As for, “marriage is a way that some women feel superior to others” as an argument, all we can say is Thank God (and women’s rights activists) that (while there is still sexism) women can have education and jobs now and can feel pity for any woman whose only claim to superiority is having a husband.  Because that’s really seriously sad.  Seriously sad.

New research shows that debating, and especially banning, gay marriage makes LGBTQ people less healthy.

We’re also fine with, “Civil unions for everyone, marriage can then be only a religious thing, all couples get civil unions for legal purposes and may then choose to have a wedding ceremony for religious reasons if they wish, all regardless of gender.”  But that’s some ways off.  Separating the legal and the religious is always a good thing.  You could still have a ceremony to socially mark the legal joining, but that would be a civil union.  Civil unions for all!  But again, that’s not today.  For today, marriage for all!

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Do some people *want* to be miserable?: A deliberately controversial post

We’re just curious.

We see some folks do the same negative repeating behaviors over and over again and we don’t understand it.  Complaining about the same things.  And not just addictive stuff.

Sometimes they group together and encourage others to wallow too so there’s a mutual complain and enable-fest.  Sometimes they take turns.  Sometimes they talk over each other.  However they communicate though, it seems to encourage the misery rather than taking it away.

We don’t get it.  When we complain we want to vent and then to find a solution after we’ve calmed down.  We want to be happy.

We all get hit with bad things from time to time, some of us more than others.  But some folks seem to be able to manufacture their own bad luck, or to react incredibly strongly to things most of us are just mildly annoyed by.  How people react to negative events seems really important.

We want to be around people who want to be happy.  We like people who have growth mind-sets.

We understand that sometimes people have chemical depression, and we’re all for therapy and FDA-approved (and psychiatrist-monitored) pharmaceuticals as needed.  Please get professional help if you need it!

#2 would like to note that there is a time and place for shared misery, particularly in grad school and in the early tenure-track.  But there are ALSO times to stop moaning and do your writing.  Structured groups are good for this: first hour bitch-n-moan, second hour hard work, then break for snack, more work, a closing few minutes of social time, etc.  Commiseration is useful sometimes, but it must be backed up with productivity if you’re going to survive.  My good friend in grad school pointed out that we had “a culture of stress” and that it wasn’t necessarily the most helpful.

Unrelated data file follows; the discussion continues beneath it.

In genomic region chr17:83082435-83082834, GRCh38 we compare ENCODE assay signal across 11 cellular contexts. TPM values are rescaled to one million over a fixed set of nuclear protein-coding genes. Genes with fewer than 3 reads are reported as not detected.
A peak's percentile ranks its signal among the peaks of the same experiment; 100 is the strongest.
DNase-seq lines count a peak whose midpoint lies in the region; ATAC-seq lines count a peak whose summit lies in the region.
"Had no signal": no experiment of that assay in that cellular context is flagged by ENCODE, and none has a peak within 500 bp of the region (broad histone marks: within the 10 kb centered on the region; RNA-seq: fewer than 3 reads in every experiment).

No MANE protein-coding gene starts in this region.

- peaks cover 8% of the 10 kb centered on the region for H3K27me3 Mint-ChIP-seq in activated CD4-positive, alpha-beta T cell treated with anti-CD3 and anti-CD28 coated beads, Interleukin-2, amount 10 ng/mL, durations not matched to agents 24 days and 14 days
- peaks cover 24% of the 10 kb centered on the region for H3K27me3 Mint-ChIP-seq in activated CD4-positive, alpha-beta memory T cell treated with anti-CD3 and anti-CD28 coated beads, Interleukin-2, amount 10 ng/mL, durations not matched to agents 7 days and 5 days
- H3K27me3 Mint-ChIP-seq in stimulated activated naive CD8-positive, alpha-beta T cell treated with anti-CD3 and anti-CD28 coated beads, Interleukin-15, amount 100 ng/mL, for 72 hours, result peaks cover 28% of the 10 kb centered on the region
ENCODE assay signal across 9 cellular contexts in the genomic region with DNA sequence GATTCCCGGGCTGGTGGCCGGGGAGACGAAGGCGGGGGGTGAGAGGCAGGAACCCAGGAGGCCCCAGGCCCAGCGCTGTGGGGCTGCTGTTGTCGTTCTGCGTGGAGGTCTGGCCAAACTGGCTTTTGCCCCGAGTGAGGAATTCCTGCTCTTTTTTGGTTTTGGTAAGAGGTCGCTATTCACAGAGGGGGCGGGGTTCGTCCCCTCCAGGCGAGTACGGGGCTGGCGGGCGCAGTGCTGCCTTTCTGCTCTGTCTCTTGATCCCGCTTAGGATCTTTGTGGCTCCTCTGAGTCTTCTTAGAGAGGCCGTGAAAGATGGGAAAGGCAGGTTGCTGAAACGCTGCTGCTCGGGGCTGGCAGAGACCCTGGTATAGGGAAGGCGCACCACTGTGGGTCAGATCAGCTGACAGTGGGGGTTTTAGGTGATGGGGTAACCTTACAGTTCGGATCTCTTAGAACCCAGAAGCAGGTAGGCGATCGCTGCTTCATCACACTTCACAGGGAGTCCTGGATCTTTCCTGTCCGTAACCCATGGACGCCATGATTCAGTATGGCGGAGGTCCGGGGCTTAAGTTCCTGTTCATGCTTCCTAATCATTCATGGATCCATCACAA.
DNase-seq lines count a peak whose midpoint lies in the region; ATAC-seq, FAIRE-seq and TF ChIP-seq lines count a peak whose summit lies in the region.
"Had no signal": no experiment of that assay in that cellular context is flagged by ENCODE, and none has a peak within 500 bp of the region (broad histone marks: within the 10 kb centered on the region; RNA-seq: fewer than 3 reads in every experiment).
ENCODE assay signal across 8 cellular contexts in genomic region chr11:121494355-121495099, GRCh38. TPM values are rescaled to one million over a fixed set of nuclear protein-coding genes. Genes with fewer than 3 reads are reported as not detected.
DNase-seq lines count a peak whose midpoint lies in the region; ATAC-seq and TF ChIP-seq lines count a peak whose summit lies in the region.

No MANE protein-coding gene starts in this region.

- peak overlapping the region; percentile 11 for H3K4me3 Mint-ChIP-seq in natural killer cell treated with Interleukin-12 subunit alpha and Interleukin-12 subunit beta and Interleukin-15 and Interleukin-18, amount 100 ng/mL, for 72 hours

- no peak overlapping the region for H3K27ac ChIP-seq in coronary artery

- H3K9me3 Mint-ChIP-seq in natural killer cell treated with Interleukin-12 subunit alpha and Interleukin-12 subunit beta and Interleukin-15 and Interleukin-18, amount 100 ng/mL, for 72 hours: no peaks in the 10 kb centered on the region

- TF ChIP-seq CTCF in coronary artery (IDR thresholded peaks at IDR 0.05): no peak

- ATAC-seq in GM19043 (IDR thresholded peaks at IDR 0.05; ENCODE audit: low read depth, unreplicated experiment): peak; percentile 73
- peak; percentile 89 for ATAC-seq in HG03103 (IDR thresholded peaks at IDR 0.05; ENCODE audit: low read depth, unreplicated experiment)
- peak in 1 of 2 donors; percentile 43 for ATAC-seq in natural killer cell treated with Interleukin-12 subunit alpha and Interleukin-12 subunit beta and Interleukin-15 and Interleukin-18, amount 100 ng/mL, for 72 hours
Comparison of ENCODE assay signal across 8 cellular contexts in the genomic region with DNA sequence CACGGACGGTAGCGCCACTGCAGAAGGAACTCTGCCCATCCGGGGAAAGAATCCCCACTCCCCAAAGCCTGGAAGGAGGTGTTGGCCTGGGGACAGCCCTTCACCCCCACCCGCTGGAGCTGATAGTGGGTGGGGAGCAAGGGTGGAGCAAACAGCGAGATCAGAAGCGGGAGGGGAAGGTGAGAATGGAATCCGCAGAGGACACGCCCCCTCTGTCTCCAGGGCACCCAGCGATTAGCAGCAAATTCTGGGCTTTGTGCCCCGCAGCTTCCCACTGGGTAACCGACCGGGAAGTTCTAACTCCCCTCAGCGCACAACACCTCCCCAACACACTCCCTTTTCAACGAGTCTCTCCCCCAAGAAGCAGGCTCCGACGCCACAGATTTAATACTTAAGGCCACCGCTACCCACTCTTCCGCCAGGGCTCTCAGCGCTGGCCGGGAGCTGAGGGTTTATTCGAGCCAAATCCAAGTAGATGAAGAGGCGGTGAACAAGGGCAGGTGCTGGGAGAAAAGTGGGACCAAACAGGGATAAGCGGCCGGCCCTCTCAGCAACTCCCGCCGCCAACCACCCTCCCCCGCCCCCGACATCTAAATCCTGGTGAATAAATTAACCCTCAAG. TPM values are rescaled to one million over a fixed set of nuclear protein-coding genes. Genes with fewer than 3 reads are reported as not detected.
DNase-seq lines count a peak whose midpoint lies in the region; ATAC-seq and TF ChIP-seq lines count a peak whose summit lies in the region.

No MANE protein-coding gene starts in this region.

We gotta wonder though, if you’re hanging out with people who seem to enjoy being miserable, and seem to enjoy encouraging you when you’re making bad choices (that will cause misery down the road) or just being miserable (and discourage you from making choices that could reduce the misery)… why are you doing that?  And can you explain it to us?

Does forcing kids to be bored teach them useful skills?: A deliberately controversial post

Related: does forcing kids to be with sucky people teach them important life skills?

We argue: no

Boredom leads to trouble and increased drop-out rates.   It would have to be an important skill to make up for the negatives.  But it isn’t.

As an adult, you have more control over your environment, so learning these skills (such as they are) may not be as applicable as we’d wish.

Better: give kids skills to manipulate their environment, so they know they can change it.

If they do have to be occasionally bored or to deal with sucky people, why not learn that on the job as adults? It’s an easier lesson to learn when you’re making the choice to deal with it because you’re getting a higher paycheck or other perks to your job.

And nobody should have to put up with a sucky work environment as an adult. That’s why we work so hard so we have options and freedom to change things, even if our parents sacrificed in their own work environments for us.

This post was brought to you by our childhood selves, who were bored as crap in school and got nothing useful out of grades 1 – 8.  [#2 says, except 4th grade with Mrs. A.  She was AWESOME.]

Is GDP how we should be measuring success: A deliberately controversial post

Chacha and Linda commented on an earlier post that they didn’t like the way that success of a country is measured by GNP (gross national product) or GDP (gross domestic product), basically how many goods and services are sold in an economy.  Having more goods and services doesn’t mean a country is doing better and focuses on materialism as a sign of success.  [They also talk about the lump of labor fallacy, but that's the subject of someone else's post.]